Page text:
From Nairobi, Kenya to Detroit: Anything is possible!
Somewhere in the Great Lakes Region in East Africa, lies the country of Kenya. Most people know Kenya as home of long distance runners, while others think of it as a vacationing spot because of its wildlife.
What most don’t know about Kenya is that it is also one of Africa’s most highly heterogeneous countries, containing some of the continent’s most diverse ethnic groups and complex cultures. One of Kenya’s best known ethnic groups, the Swahili-speaking Masai, believe in order for a boy to become a man, he must first kill a lion.
Kenyan native Mary-Jacqueline Kavivi Muli-Dockery says her home country has a complex but democratic governing system that works for the most part.
“(Kenyans) also boast of a proud rich patriotic attitude from its citizens,” says Muli. “I am extremely proud to be Kenyan.”
Muli, who holds a dual citizenship of both Kenya and Canada, is also a legal resident in the United States with a home in Detroit. “My residency in the U.S. affords me most rights and privileges as any U.S. citizen, except the right to vote and run for any political office and or apply for certain federal jobs.”
Muli represented Wayne County Community College District’s graduating class of 2014 during the commencement at Ford Field in Detroit, Michigan, on May 31, where more than 1,500 students received associate’s degrees and certificates in various disciplines. Wayne State University President, Dr. M. Roy Wilson delivered the keynote address.
Dr. Wilson, former deputy director for strategic scientific planning and program coordination at the National Institute on Minority Health and Health Disparities of the National Institutes of Health, challenged WCCCD’s 45th graduating class to always strive to be the best in any undertaking as they embrace the world.
In her remarks to her fellow students, Muli said, “Allow me to respectfully acknowledge the traditional owners of the land upon which we meet today. I pay respect to the elders past, present and future; for in them we entrust our memories, traditions, culture and heritage.” She dedicated her remarks to the class of 2014, the veterans for their services to the country and to memories of her family for providing education to girls in an era when it was unpopular to educate girls in Africa.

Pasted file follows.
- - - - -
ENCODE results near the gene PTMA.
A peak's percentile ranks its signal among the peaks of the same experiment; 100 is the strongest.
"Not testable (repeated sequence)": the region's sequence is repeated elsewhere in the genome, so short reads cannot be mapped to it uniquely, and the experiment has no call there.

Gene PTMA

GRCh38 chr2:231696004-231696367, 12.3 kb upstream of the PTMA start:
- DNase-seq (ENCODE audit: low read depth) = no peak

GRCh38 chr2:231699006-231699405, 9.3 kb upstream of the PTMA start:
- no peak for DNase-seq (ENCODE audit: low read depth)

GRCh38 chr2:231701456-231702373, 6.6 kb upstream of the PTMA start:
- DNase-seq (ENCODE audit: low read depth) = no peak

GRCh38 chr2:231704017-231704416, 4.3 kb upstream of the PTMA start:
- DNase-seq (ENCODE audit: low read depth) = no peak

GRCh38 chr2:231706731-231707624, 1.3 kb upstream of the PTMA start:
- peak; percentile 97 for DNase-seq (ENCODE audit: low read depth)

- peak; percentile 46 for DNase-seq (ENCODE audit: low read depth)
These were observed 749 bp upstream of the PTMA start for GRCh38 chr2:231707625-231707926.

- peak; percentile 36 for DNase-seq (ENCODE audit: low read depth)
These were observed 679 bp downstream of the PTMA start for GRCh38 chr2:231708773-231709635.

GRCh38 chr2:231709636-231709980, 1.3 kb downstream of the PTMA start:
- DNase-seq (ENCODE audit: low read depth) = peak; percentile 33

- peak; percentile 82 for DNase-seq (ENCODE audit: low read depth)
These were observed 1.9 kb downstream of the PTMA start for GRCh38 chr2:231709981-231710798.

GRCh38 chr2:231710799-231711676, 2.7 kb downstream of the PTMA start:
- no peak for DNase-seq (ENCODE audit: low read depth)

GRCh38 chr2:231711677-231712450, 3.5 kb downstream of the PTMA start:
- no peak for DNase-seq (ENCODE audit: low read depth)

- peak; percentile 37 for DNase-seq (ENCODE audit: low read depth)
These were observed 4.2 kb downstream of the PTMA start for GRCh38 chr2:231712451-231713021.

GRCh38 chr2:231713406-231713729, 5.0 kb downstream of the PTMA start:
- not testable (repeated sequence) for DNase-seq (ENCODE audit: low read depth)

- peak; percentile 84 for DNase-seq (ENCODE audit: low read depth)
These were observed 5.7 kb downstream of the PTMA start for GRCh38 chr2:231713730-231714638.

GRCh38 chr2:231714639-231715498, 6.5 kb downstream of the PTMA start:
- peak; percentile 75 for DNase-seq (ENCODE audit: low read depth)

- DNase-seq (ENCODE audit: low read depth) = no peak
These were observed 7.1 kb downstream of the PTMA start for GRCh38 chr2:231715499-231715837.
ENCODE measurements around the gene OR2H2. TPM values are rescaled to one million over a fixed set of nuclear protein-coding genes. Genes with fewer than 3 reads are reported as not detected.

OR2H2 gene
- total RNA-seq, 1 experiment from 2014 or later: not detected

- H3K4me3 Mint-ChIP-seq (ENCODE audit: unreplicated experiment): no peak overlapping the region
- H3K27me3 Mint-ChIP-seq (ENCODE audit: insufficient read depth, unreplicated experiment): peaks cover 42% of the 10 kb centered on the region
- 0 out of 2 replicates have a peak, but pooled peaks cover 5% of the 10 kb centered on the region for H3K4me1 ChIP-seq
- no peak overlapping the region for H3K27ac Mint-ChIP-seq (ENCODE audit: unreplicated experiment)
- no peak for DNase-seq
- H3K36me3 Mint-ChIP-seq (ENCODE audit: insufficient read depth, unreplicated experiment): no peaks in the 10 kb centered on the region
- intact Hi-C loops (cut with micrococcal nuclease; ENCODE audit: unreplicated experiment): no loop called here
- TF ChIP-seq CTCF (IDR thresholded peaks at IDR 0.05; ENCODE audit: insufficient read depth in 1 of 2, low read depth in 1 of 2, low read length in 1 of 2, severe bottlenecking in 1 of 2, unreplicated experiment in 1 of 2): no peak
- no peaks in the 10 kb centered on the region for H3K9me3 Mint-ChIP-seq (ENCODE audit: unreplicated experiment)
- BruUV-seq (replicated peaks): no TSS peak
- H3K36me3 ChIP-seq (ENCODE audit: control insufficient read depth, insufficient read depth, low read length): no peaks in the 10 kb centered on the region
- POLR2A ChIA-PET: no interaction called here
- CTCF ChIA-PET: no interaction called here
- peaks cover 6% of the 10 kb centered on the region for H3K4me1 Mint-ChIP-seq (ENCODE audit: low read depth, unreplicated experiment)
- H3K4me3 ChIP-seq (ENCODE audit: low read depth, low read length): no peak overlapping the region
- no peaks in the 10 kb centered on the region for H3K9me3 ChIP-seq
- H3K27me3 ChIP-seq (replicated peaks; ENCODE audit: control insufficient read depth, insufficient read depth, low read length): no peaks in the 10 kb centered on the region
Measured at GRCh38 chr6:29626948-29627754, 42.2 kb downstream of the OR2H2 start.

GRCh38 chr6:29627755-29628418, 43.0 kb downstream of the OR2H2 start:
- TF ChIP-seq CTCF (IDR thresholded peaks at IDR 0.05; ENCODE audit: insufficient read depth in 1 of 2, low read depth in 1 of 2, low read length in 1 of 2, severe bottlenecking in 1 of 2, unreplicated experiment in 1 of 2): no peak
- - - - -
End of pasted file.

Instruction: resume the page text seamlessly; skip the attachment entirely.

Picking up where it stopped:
“Growing up as a young girl in Nairobi, Kenya, no one could have convinced me I would be standing here today delivering the valedictory on behalf of my graduating class. I am convinced that anything is possible.”
When Muli first enrolled at WCCCD in the fall of 2001, she was young and full of energy with an ambitious plan for her future.
“I can vividly remember standing in the hallways of the Downtown Campus and feeling so small, so insignificant and so overwhelmed. I called my sister after my first day and expressed my experience and she said “Don’t worry. Soon you will see a light at the end of the tunnel.” I thought to myself, “Well, I can see the light as we speak and I’m pretty sure it is a freight train.”
“Two years into my plan I was diagnosed with a form of lung cancer and some autoimmune condition I couldn’t even pronounce at the time; sarcoidosis. I had to stop nursing school dead in my tracks in order to take care of my health. I went from training for the Detroit Free Press Marathon to not being able to go up a flight of steps without getting winded.
Someone was meddling with my order of events! I was devastated! I am currently enrolled in WCCCD’s Nursing Program, and might I add that on May 10, 2014, I ran my first 5K marathon since my diagnosis and actually finished it… in 34 minutes!» she emphasized.
“Today, I stand before you healthy through no strength of my own, but by the incredible, incredible grace of God and the support of my family,” said Muli, whose hobbies include writing and traveling. “I have a huge passion for living. I believe every day is a gift, and so I try to make every minute count.”
Referring to her life’s challenges, Muli said to her fellow graduates: “I believe in my heart this arena is filled with similar stories of triumph. We have all overcome something and we should collectively be proud of what we have accomplished. It is undeniable that WCCCD has changed us in an immense way.
Beyond being a mom, a dad, a brother, a sister, a child… you are now graduates and you should be extremely proud of yourselves. So, with that being said, “Congratulations Wayne County Community College District’s class of 2014. The world is your playground. Be bold, be colorful, be kind, be honest and most importantly give back.”